Trump may have more leeway on this area than a conventional politician owing to his money and celebrity, and it’s already clear that he has succeeded in one of the most important tasks of a presidential campaign — presenting an authentic version of himself and his political brand to voters.
Mitt Romney, the 2012 GOP nominee, by contrast ran for president twice and never seemed to master that elementary but vital imperative.
And given that he’s leading the polls, Trump may have a case for sticking with what works.
In a poll published by Suffolk University on Tuesday, Trump was the clear leader in Iowa, ahead of Wisconsin Gov. Scott Walker by 17 percent to 12 percent . He led former Florida Gov. Jeb Bush in a Boston Herald/Franklin Pierce University poll in New Hampshire by 18 percent to 13 percent . In the latest CNN Poll of Polls, Trump led his nearest rival, former Florida Gov. Jeb Bush, by 10 points.
But there are danger signs for Trump, who has yet to prove he could lift his support above the 30 percent level to make the case that he is a more viable candidate.
While he is the undisputed front-runner right now, his position is atop a huge Republican field — a factor that is splitting opposition against him.
There’s no guarantee that when the field contracts, that support will flow his way. And currently, a strong majority of Republican voters — around three in four — still prefer someone else.
Recent electoral history also suggests that leading the pack of GOP presidential candidates in the summer before nominating contests open is a recipe for political obscurity.
Polls that didn’t pan out
In 2012, GOP candidates like former Texas Gov. Rick Perry, pizza magnate Herman Cain and Rep, Michele Bachmann all basked in state and national poll leads but fell back once their booms played themselves out.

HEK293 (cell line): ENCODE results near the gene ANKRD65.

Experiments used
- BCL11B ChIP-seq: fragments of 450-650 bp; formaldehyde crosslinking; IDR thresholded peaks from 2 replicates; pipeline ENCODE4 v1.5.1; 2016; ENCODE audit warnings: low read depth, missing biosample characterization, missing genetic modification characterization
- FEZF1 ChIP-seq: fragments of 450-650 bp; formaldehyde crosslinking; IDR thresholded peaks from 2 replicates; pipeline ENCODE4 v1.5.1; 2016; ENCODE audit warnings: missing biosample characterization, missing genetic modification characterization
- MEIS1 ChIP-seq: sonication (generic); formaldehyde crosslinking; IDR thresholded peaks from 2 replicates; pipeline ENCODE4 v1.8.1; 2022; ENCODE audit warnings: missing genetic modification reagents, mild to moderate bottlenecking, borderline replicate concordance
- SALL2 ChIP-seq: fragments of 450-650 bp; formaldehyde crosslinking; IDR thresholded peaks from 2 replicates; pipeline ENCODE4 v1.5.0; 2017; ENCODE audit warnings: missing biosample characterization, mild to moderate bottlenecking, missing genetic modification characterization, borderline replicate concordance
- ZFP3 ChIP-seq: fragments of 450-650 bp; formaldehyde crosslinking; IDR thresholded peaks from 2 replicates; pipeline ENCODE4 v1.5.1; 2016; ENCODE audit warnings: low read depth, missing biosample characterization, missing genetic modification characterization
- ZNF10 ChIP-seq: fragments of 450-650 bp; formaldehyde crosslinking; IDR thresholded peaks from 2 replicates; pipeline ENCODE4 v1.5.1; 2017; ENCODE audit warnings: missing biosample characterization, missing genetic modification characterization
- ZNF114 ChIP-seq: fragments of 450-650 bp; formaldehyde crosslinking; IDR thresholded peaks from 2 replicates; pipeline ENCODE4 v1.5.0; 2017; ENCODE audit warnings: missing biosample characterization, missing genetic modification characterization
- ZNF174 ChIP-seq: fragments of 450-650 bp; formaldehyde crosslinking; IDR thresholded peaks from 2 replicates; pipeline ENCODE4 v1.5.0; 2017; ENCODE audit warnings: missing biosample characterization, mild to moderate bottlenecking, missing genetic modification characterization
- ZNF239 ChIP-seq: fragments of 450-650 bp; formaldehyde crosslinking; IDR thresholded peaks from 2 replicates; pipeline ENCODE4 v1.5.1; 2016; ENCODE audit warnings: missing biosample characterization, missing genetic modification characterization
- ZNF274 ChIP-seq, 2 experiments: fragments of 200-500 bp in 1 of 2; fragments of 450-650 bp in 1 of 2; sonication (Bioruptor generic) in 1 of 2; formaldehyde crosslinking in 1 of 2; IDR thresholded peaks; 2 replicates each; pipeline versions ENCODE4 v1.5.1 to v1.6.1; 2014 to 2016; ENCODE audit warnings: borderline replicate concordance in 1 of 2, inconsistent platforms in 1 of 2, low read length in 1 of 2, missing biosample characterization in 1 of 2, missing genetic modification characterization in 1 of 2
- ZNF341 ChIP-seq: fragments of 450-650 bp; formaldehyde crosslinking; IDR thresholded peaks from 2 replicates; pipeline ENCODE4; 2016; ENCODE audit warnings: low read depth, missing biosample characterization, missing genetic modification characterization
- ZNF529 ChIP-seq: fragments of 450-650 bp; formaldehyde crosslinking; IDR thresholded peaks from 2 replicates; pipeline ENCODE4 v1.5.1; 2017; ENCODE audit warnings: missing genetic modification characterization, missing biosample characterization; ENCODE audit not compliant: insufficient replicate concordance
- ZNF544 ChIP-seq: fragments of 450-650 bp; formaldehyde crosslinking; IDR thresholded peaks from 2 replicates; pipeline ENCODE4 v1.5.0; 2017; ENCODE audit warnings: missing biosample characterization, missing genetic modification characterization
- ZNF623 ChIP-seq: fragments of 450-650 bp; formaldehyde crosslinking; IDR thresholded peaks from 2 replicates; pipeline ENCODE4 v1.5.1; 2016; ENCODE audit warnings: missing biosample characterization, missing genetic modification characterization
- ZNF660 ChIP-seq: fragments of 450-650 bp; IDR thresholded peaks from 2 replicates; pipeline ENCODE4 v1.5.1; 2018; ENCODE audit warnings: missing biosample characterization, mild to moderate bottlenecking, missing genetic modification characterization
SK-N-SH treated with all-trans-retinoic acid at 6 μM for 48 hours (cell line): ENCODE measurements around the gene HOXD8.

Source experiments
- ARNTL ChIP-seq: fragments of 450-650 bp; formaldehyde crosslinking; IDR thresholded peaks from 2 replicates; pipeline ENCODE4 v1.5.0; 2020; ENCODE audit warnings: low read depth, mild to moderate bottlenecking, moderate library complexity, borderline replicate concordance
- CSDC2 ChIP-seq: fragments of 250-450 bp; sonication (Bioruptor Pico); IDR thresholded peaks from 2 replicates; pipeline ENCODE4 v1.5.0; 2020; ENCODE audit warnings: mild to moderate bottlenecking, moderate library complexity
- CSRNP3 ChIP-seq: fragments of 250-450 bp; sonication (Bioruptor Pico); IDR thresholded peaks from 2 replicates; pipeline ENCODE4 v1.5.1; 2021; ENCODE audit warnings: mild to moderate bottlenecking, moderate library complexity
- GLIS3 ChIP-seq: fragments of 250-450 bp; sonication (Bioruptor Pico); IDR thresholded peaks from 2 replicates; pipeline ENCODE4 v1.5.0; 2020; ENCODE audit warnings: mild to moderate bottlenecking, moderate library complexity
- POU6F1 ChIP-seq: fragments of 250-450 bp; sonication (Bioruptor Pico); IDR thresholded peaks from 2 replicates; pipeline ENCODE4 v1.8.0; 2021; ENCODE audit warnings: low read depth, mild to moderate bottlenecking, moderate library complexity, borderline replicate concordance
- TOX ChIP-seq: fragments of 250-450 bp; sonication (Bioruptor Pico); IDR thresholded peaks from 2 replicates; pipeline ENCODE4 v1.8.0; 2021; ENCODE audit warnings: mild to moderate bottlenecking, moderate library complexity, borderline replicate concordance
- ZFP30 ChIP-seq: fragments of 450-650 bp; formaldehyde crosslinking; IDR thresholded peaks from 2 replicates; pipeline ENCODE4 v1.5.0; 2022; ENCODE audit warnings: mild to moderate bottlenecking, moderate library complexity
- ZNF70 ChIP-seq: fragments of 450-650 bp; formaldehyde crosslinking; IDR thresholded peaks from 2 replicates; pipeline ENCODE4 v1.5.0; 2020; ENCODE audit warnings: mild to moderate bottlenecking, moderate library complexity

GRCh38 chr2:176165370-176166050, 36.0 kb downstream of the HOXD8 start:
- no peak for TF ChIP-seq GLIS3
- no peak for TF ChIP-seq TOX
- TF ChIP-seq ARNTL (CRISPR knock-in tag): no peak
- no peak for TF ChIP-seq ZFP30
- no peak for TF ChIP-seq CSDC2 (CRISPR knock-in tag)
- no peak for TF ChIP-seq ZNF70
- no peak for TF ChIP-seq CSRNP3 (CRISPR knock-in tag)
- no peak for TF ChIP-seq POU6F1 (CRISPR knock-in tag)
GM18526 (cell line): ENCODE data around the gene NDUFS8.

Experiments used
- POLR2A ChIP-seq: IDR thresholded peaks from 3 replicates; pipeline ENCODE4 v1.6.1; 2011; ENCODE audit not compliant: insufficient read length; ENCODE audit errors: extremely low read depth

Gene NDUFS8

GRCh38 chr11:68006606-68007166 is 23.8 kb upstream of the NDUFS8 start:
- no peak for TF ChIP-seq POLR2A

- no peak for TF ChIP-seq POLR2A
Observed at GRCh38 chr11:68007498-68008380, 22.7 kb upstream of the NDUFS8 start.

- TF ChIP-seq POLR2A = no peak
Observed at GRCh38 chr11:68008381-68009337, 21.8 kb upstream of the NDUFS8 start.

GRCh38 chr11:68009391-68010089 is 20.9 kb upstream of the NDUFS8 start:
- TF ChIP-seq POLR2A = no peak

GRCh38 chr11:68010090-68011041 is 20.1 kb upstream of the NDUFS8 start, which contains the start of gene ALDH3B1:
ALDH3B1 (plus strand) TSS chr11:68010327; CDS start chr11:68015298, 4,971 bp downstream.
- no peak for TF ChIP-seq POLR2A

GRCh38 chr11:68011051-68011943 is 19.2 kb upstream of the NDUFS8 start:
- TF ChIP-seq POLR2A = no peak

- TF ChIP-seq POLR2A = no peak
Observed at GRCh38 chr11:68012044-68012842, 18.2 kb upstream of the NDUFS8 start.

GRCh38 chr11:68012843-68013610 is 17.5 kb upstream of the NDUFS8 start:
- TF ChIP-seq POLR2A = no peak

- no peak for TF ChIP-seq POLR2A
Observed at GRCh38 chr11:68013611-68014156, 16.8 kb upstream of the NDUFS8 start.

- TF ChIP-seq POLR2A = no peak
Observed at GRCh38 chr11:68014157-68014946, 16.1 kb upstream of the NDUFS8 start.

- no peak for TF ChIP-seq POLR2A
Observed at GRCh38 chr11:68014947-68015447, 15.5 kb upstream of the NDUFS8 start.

All suffered what Sides, a professor of political science at George Washington University, and his co-author Lynn Vavreck identify as a pattern for outsider candidates in presidential races.
In a cycle they called “discover, scrutiny and decline,” each candidate rocketed to prominence on the back of favorable media coverage, then came under scrutiny over their records or perceived gaffes and dipped in the polls.
Trump has experienced an explosion of media coverage after launching his campaign with a prolonged rant of an announcement speech in June — but, though his record is beginning to be scrutinized, he has yet to submit to a full examination of his character, political platform and past.
Such a grilling is sure to come, especially for a candidate who has no history in elected office or of policymaking and who hardly fits the mold of conservatives preferred by grass-roots GOP activists who participate in primaries.
One reason Trump has succeeded with his act so far is that his media dominance has made it difficult for another candidate to emerge and steal the narrative, as Sides’ research suggests often happens to a front-runner.
But given the political media’s thirst for new story lines, even a publicity hound like Trump seems likely to become old news at some point.